While electronic medical record systems have helped consolidate most patient data into one location, medical imaging IT systems has proved to be more difficult to replicate by large EMR vendors. This has made room in the market for third-party radiology IT vendors that allow easy integration with the larger EMRs like Epic and Cerner. This image shows Agfa's enterprise imaging system, leveraging its ability to be accessed anywhere with internet connection and pull images from radiology and surgery.

While electronic medical record systems have helped consolidate most patient data into one location, medical imaging IT systems has proved to be more difficult to replicate by large EMR vendors. This has made room in the market for third-party radiology information system vendors that allow easy integration with the larger EMRs like Epic and Cerner. This image shows Agfa's enterprise imaging system, leveraging its ability to be accessed anywhere with an internet connection and able to pull in images from both radiology and surgery. 

Feature | Enterprise Imaging | October 17, 2019 | Steve Holloway
October 17, 2019 — The growing influence and uptake of electronic medical records (EMRs) in healthcare has driven deb
A patient prepares to have a tomosynthesis-guided prone breast biopsy using the Hologic Affirm prone biopsy system.

A patient prepares to have a tomosynthesis-guided prone breast biopsy using the Hologic Affirm prone biopsy system.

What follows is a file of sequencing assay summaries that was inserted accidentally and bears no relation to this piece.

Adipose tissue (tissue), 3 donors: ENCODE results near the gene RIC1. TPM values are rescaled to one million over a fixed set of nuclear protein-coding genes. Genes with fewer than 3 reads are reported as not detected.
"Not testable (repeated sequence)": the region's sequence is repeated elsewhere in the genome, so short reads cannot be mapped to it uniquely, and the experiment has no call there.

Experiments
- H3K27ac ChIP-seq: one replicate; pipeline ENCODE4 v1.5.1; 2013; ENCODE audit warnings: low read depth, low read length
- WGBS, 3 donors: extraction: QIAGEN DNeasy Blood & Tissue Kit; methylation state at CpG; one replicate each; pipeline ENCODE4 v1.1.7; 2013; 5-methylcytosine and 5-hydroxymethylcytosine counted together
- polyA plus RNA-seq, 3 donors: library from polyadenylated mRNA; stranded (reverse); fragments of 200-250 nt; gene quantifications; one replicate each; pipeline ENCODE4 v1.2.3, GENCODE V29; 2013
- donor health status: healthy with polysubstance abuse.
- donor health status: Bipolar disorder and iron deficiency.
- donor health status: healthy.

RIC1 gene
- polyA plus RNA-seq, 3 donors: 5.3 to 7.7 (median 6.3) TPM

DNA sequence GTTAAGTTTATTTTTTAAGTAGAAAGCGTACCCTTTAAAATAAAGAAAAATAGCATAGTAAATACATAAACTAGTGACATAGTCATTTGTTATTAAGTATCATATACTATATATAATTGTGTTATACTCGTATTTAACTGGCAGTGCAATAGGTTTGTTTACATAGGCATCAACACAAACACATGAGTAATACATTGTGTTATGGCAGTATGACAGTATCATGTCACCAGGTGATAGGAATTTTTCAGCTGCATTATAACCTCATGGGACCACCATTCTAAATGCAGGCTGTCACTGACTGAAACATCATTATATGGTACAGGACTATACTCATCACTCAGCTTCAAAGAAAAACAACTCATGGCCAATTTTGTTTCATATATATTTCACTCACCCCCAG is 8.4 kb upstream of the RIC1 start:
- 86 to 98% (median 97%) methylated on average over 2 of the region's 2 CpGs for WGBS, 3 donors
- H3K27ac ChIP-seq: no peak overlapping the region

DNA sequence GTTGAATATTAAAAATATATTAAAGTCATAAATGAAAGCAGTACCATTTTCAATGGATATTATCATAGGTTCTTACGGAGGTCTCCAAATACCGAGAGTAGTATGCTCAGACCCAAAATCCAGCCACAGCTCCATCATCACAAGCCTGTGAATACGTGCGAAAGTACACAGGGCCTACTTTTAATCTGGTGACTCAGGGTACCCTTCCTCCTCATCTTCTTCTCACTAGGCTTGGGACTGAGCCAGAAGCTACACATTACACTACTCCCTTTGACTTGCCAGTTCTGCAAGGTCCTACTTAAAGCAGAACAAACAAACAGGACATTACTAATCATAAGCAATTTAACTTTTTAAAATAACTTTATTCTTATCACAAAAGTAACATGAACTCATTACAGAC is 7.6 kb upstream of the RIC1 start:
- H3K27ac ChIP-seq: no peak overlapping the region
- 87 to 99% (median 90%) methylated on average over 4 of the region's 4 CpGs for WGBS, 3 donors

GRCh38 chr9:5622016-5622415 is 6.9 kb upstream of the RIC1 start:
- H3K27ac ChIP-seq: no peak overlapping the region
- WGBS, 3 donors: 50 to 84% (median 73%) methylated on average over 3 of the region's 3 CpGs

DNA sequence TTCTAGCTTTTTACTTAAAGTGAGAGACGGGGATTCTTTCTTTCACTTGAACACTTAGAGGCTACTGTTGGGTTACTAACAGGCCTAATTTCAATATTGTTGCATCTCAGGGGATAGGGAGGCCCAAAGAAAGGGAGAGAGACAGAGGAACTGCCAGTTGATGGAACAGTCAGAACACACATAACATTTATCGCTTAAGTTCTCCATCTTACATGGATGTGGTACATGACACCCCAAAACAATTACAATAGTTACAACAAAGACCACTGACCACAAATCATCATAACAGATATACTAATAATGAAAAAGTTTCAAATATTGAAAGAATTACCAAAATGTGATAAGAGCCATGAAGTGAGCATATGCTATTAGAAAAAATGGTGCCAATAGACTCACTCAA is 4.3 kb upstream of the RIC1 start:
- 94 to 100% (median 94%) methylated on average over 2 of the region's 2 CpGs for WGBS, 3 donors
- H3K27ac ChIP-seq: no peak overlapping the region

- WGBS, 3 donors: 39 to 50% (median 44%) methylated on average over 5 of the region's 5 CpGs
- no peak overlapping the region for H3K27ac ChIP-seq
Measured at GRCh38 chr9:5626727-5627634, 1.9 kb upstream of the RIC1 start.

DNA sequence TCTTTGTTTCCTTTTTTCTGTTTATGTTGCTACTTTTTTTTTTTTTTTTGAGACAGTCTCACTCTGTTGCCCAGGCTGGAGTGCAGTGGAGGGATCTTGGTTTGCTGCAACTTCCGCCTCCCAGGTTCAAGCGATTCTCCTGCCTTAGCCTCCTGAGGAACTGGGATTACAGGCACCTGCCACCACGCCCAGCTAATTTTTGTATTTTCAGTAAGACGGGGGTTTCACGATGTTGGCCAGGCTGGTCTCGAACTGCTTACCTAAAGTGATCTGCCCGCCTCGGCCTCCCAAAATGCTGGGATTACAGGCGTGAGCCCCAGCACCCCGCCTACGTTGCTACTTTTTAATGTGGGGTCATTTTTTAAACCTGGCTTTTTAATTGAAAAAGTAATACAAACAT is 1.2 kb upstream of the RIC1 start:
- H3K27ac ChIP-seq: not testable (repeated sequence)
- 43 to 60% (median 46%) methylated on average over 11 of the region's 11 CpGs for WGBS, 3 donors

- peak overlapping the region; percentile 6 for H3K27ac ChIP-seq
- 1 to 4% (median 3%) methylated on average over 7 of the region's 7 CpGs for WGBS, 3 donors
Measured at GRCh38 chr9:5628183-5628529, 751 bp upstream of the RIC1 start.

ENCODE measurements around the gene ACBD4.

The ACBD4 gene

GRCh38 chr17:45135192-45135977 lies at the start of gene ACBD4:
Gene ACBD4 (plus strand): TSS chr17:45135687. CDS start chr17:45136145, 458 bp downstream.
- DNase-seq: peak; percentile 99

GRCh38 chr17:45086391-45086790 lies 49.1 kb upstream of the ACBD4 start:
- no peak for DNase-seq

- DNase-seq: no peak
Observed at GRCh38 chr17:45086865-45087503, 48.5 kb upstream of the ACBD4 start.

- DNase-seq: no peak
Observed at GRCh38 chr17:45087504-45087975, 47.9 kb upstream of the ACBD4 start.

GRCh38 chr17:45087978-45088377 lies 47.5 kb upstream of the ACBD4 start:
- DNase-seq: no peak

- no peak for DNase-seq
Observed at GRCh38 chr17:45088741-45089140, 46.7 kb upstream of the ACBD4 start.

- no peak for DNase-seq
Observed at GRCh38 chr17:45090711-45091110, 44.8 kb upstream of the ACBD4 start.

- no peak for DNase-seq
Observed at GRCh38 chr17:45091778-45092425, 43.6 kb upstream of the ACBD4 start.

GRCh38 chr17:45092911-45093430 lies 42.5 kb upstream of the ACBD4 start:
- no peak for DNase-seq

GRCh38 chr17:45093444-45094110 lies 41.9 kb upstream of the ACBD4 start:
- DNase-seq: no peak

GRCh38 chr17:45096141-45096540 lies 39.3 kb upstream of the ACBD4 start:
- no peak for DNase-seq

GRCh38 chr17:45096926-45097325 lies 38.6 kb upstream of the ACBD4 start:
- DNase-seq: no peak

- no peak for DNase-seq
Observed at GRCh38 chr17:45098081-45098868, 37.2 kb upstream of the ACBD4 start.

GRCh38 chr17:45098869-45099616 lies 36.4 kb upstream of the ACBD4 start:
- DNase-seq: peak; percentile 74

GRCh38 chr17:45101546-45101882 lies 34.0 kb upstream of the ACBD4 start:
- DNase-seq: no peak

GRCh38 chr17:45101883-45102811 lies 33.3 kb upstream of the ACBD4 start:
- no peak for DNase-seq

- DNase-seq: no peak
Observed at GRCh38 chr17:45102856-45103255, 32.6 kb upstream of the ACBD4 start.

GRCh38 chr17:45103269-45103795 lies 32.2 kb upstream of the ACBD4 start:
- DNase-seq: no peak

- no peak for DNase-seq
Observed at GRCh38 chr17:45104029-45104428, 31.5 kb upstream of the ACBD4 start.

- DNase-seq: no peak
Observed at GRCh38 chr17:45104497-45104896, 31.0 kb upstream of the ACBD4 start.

Feature | Breast Biopsy Systems | October 17, 2019 | By Harriet Borofsky, M.D.
The current body of research supporting...
Feature | Breast Imaging | October 16, 2019 | By Jeff Zagoudis
On Jan. 1, 2017, the U.S.
Genia Sutton, intGenia Sutton, interim director of radiology

Genia Sutton, interim director of radiology, has seen the benefit to patients. “Five minutes is a lot of time if you are thinking you may have breast cancer,” she said. “Now, technologists aren’t as rushed. They can give a more personal touch because they can spend more time with their patients.”

Sponsored Content | Case Study | Mammography | October 10, 2019
When Cullman Regional Medical Center in Alabama decided to
Hologic, Inc.’s Company’s Chairman, President and Chief Executive Officer Steve MacMillan, joined a number of employees to ring the Nasdaq Opening Bell for the 14th consecutive year on Oct. 2
News | Women's Health | October 04, 2019
Hologic, Inc.’s Company’s Chairman, President and Chief Executive Officer ...
Breast cancer awareness month is October
News | Clinical Case Studies | October 03, 2019
A decades-long decline in the breast cancer death rate continues, but has begun to slow in recent years, while breast
Volpara's breast density scale

Levels of breast density.

News | Women's Health | October 01, 2019
Celebrating its 10th Anniversary in 2019,...
University of Arizona to Develop New CT-Based Breast Cancer Diagnostic Imaging Method
News | Breast Imaging | September 27, 2019
Researchers at the University of Arizona Health Sciences are seeking a new and more accurate way to diagnose breast...
Partial and Whole-Breast Radiotherapy After Lumpectomy Provide Equally Satisfying Cosmetic Results
News | Radiation Therapy | September 25, 2019
Whole breast radiation and partial breast radiation following a lumpectomy yield similar cosmetic outcomes for women...